quit working. That is where the volt meter will come in handy to check
at the breaker box. If you get ANY voltage less than 115V on a standard
breaker then replace that breaker. My last job consisted of an oven
that quit working but the light worked fine. Half of that breaker
passed 115V for the light but I got about 85V on the other half which
was for the heater elements. Replacing that breaker solved the problem
but the owner of the oven was about to buy another one thinking the
thermostat and elements had went bad. Good luck.
For a start just pull all the breakers.
Then if you find and fix a problem you can turn on lights and attach
something to the power outlets and pull one breaker at a time to
According to my copy of the electrical code you are not supposed to use
the power outlet to connect a series of outlets. It is supposed to be
pigtailed with nuts.
While you are testing things check that the wires at the light are cold
with the switch off. I have seen some house wiring where the neutral
wire was switched.
I would get up in the attic and see if you can trace the wiring- the
problem may be up there or in outlet in nearby room on the same
circuit. I had similar problem last year, solved for me I must
sheepishly admit not by me but by my brother, who is a pro. My garage
outlet was dead- the loose wire was in outlet box of nearby bathroom.
Quick way of sniffing live wire is to use a magnetic compass.
Near the live wire compass needle goes crazy. Have to figure out which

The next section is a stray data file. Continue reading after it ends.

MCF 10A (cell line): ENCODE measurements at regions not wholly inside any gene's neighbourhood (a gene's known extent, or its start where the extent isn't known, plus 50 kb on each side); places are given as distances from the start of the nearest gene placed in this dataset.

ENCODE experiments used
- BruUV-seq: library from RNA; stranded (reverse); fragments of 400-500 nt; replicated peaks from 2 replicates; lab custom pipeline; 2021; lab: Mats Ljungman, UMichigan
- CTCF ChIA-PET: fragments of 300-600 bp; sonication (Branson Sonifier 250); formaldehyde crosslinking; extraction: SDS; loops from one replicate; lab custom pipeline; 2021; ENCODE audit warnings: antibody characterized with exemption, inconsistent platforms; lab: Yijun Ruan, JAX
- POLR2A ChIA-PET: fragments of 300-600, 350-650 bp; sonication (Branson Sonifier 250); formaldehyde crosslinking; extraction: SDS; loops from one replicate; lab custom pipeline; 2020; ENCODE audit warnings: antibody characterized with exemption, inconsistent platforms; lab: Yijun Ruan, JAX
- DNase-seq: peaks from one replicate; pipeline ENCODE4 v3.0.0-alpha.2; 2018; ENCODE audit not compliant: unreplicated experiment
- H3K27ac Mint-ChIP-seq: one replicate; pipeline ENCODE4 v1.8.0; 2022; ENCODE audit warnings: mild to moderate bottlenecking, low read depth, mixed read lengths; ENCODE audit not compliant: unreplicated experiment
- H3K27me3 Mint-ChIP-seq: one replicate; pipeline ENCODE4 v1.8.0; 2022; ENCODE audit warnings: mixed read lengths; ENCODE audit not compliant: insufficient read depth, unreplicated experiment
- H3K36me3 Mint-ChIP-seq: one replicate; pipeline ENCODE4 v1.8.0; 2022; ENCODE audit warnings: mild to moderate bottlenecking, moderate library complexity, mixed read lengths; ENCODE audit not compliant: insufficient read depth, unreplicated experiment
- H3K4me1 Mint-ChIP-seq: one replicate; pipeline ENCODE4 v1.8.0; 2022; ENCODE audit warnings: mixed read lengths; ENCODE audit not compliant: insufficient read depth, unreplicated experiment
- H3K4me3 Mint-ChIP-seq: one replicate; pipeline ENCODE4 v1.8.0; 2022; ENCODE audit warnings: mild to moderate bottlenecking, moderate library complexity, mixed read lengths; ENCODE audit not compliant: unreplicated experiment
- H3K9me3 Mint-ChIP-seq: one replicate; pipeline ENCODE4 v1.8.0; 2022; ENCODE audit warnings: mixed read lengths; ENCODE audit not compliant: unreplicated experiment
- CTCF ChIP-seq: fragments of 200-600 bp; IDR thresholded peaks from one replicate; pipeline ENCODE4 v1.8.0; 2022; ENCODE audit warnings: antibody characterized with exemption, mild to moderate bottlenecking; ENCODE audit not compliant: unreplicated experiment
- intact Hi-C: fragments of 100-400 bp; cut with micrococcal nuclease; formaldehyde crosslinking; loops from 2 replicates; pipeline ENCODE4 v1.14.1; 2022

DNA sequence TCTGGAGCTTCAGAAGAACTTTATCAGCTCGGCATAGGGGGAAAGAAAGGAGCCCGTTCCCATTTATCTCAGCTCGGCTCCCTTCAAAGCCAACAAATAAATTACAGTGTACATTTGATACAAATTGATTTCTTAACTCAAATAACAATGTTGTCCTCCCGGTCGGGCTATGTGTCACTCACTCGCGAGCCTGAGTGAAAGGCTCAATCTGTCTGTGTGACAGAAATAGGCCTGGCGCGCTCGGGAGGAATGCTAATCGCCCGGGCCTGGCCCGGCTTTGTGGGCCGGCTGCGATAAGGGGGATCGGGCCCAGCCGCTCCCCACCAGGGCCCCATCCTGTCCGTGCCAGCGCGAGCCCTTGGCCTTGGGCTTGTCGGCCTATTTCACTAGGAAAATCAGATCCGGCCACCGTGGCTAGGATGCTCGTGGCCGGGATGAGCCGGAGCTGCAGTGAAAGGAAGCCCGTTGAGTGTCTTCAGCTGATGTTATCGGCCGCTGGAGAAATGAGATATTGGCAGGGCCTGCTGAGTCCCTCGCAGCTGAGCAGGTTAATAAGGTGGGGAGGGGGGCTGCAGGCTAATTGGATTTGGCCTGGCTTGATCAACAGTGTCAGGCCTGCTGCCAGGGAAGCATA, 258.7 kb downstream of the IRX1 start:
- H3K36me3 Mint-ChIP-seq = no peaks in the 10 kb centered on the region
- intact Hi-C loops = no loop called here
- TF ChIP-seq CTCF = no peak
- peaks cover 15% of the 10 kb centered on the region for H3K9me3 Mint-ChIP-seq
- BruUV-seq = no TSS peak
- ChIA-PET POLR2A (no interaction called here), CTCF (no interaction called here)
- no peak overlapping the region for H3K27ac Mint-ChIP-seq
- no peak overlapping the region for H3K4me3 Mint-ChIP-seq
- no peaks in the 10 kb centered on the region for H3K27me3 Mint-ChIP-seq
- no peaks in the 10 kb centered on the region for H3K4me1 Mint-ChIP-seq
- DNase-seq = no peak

is the entry point of the wiring in that bedroom and start from there
backward towards breaker controlling the power in the bedroom.
No. Only if there is current flowing, which in this case it is not.
Use one of those non-contact electrical testers mentioned in
"Joey"'s message. In the attic you can also determine if a wire is
"hot" without having to open up a box.
You have an open circuit. Either the hot wire or neutral wire came loose
somewhere in the circuit. Since it only affects one room, its not likely a
circuit breaker problem as there is likely more things on that circuit then
just that room. I would look for a loose connection in an outlet. In the
string of daisy chained outlets, lights and switches, the problem is likely
to be in the last "live" outlet, or the first dead outlet. It sounds like
you've checked all the dead locations, now check "live" outlets in adjacent
walls of other rooms. Sometimes you can bang on the wall next to the
affected outlet and cause the circuit to flicker back on